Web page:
Imagine yourself in debt. Imagine yourself in two kinds of debt. The first is your electricity bill worth 750 KES. The second is a tax bill from the government for arrears worth 8million KES. Imagine by some unfathomable reason, you incurred both. You can afford the electricity bill but you cannot afford the tax arrears. If you don’t pay your electricity bill by the end of the month, your power will be cut. If you don’t pay your tax arrears, you will be incarcerated and probably face life in prison. Now imagine two friends come along and they see both bill statements. One friend offers to help by paying for your electricity bill without receiving anything in return. What do you say? You say “Gee, thanks. That was thoughtful.” You smile at him or her and pat them on the back. The other friend picks up your tax arrears bill and walks to the Government Revenue Authority and clears your 8million debt. They too do it for free without any obligation. Now, what do you say? I’ll tell you what you say. You fall to the ground and say, “Command me!” The reality of the truth is that we will spend a lifetime feeling indebted to this person and could willingly sacrifice our time and resources for them. That is a small picture of a term called grace.
What is grace? What happens when we hear the famous Ephesians 2:8 that we are saved by grace and not by our works and performance? What happens when we hear that even though we mess up so bad, God’s grace forgives all our sin? Some may not even know there’s a concept like this. Let me try to summarize it. Imagine the worst thing you’ve ever done in life? Now, thank God because he forgives you for that. How does that make you feel? Good, er? Now imagine that you will do something worse than the worst thing you’ve already ever done. Now imagine that God will still forgive you for that even though you may ignore him and proceed to do that nasty thing. How does that make you feel now?
The biblical reaction is to marvel at the love and mercy of God and feel free from the need to earn our salvation and perform to be accepted into his Kingdom because Jesus Christ cleared the job on the cross. However there is a second reaction that I’ve heard. It’s not uncommon but it is unvoiced many a times. It’s about taking grace for granted. I mean if God is like that won’t grace be abused by humanity? If grace is truly like that, that no matter how bad I mess up today God will forgive me, won’t I lose any incentive to do good and live a holy life? I mean I will just sin and God will forgive me. Won’t my human nature take that for granted and lose incentive to do good?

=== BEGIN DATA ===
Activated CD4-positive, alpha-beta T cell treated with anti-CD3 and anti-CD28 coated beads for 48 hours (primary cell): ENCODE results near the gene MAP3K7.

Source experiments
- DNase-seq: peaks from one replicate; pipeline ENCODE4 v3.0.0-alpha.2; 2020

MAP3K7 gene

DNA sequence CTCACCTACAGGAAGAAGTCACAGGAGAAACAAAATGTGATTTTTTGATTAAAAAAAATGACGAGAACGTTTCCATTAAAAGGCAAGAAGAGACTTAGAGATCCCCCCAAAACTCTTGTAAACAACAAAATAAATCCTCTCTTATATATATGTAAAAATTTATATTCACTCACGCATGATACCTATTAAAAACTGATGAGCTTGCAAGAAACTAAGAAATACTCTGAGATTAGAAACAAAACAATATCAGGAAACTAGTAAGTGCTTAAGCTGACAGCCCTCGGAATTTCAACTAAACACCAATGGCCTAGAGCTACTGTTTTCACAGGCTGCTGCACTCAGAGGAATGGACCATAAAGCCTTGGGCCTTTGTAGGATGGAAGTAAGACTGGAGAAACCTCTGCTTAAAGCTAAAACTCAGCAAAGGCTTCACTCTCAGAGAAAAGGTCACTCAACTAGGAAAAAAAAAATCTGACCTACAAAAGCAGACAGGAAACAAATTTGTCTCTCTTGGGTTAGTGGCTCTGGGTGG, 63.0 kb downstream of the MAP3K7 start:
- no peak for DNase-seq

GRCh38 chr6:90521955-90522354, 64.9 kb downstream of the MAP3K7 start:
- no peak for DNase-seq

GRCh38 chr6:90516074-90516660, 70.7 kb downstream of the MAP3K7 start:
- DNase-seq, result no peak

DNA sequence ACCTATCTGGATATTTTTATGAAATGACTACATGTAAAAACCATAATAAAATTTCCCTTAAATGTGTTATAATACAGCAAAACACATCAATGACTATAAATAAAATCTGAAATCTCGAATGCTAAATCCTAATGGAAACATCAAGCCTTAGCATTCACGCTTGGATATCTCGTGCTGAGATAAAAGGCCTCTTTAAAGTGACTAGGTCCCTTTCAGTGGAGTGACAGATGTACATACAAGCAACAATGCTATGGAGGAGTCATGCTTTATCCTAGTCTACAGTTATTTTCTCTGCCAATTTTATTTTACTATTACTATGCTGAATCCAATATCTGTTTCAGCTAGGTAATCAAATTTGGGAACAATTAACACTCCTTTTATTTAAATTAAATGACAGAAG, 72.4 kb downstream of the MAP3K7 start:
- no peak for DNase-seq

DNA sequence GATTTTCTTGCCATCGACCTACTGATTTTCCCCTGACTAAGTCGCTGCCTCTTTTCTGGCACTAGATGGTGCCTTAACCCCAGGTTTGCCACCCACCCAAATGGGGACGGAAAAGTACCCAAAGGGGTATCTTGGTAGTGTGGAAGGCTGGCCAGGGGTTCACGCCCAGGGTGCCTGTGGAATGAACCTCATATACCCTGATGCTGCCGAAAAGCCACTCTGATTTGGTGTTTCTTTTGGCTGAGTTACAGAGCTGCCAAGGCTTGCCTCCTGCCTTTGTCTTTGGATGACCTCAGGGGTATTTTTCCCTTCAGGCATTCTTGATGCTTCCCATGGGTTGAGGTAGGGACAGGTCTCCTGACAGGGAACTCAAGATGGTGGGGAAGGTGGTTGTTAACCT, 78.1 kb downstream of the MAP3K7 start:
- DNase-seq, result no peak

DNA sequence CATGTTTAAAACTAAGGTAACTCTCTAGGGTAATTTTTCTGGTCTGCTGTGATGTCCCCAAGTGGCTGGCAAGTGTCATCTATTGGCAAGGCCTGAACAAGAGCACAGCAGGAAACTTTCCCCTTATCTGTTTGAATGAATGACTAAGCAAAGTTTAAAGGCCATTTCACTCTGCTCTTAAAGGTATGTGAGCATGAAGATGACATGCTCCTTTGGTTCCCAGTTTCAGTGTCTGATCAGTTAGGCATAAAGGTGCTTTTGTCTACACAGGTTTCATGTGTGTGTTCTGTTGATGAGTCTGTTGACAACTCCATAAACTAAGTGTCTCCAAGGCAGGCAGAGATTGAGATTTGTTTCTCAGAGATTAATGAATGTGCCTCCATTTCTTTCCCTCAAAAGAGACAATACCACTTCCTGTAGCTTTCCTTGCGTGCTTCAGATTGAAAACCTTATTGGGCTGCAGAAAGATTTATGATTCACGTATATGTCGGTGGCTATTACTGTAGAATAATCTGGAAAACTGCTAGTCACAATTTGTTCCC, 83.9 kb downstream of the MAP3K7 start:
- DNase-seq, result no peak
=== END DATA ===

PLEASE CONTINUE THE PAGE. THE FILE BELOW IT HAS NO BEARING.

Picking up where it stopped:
Ever thought of that?
Well, let’s get down to it. You need to understand the operating principle of grace as found in the gospel. The operating principle of general religion is if I do good I will be accepted by God. The operating principle of the gospel is I am accepted by God, therefore I do good. There’s a difference. The former’s incentive to do good is propelled by the need to be accepted into heaven or to be in good terms with God. Therefore they do good in order to earn their salvation. The latter’s incentive to do good is propelled by the fact that they have already been accepted and for that they are indebted. Doing good to be accepted by God is a performance system that cannot reflect a powerful God. How? If your good deeds are enough to appease God then the God you serve must have really low standards because after all, you’re but a human. Humanity’s good deeds are good but they’re merely human standards for righteousness. If you do good because you’re indebted to a God you couldn’t repay, then that God has standards that are super-high, or should I say super-holy. That is a powerful God. The former isn’t.
If you do good to be accepted by God, Jesus is your example, he is your role model, he is your standard but he is not your saviour. Your good works are your own saviour. Grace changes all that. Grace tells you that your God has standards that are too high for any human to achieve. His standards are so high that he calls a lustful glance adultery. His standards are so high that he calls hatred murder. They are Godly standards too high for any human to achieve. If you can’t achieve them, you can’t have salvation. Well, since nobody can achieve them, the million-dollar question begs, “Can anybody be saved?” The answer is yes. You see, God can achieve God’s standards. And that’s what he did. God achieved it by living as one of us and not breaking any of the high standards. Then after he achieved them, he gave you all the credit. On account of that perfect credit, you are saved. That is grace. Does that encourage you to do good or does it make you lose incentive to do good?